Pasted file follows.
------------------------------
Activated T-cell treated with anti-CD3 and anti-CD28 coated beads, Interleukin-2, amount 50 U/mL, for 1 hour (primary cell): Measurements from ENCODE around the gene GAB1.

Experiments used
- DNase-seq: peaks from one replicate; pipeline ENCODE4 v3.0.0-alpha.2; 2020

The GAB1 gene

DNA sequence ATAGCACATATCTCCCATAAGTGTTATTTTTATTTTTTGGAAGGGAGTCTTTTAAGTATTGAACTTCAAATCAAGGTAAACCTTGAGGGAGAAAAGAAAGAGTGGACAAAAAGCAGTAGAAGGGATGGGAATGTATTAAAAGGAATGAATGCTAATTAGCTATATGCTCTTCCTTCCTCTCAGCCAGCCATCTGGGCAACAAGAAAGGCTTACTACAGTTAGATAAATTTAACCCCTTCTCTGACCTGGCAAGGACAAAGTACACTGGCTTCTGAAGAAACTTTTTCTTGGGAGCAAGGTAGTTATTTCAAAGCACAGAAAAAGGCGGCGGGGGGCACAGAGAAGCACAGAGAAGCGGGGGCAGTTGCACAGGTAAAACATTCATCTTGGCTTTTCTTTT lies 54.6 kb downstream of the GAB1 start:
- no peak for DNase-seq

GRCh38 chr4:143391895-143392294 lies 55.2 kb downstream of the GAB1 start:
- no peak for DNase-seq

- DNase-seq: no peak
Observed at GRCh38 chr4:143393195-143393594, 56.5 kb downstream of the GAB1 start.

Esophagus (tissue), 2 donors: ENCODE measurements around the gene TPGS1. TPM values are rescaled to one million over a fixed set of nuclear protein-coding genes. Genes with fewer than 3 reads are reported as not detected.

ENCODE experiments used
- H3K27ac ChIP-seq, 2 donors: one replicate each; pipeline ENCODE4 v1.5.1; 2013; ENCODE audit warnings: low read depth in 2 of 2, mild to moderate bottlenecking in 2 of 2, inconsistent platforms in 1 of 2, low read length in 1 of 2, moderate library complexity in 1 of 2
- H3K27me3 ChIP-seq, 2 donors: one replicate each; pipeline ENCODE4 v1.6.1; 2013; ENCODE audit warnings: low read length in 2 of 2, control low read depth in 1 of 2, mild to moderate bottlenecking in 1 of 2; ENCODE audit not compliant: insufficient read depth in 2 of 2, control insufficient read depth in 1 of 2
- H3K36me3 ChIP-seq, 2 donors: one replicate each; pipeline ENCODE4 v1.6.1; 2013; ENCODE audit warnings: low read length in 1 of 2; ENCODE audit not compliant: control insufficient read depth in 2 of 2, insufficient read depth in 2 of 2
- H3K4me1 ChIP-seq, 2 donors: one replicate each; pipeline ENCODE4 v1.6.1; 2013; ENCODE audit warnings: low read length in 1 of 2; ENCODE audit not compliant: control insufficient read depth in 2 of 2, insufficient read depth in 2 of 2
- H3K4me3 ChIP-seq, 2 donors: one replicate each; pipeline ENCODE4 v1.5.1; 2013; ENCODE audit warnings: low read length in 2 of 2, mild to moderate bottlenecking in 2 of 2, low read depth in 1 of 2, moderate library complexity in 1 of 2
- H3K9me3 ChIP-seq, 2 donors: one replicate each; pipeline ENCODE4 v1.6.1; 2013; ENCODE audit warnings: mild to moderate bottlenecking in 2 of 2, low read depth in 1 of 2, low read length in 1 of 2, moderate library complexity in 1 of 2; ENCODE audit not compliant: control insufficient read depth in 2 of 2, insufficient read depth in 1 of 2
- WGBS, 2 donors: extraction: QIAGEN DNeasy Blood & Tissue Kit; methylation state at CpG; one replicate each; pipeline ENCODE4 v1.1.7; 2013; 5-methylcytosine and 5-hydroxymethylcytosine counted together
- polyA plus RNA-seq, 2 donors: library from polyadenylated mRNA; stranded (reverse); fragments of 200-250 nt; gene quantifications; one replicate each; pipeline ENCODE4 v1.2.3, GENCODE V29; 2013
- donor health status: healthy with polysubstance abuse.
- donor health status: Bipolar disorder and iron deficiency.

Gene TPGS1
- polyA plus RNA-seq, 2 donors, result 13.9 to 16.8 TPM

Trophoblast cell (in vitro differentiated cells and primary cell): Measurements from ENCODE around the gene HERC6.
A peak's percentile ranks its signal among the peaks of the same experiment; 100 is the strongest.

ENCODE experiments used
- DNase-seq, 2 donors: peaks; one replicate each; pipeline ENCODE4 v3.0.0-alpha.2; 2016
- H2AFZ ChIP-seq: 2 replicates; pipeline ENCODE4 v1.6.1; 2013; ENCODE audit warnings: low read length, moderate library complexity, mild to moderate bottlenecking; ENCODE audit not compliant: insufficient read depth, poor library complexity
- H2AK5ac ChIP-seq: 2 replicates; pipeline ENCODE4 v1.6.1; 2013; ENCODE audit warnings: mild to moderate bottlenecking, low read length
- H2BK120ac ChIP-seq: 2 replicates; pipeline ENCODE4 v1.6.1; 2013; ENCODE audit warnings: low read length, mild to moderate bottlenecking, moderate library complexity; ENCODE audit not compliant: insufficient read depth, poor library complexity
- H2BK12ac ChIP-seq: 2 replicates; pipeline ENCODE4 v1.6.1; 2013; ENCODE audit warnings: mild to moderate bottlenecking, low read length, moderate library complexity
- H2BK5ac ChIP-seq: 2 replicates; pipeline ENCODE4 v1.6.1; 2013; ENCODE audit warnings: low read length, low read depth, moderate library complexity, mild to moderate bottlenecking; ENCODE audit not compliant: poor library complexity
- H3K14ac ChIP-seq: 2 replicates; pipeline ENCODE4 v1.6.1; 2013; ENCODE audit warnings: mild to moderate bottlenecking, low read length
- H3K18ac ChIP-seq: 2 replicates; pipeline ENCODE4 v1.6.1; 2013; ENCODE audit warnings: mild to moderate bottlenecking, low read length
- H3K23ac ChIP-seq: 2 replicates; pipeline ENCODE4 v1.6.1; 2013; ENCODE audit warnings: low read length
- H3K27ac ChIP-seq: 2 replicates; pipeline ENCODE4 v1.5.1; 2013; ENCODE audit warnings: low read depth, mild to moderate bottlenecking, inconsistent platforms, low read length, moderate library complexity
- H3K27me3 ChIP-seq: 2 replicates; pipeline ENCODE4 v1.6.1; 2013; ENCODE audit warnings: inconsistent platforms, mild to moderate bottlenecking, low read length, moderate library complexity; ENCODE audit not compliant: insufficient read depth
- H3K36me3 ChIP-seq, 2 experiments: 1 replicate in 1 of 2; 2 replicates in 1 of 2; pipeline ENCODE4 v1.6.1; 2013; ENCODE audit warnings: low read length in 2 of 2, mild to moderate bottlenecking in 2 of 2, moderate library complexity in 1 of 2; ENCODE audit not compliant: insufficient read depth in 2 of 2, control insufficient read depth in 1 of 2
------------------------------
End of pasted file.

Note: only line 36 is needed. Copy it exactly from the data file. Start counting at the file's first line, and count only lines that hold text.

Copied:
- H3K23ac ChIP-seq: 2 replicates; pipeline ENCODE4 v1.6.1; 2013; ENCODE audit warnings: low read length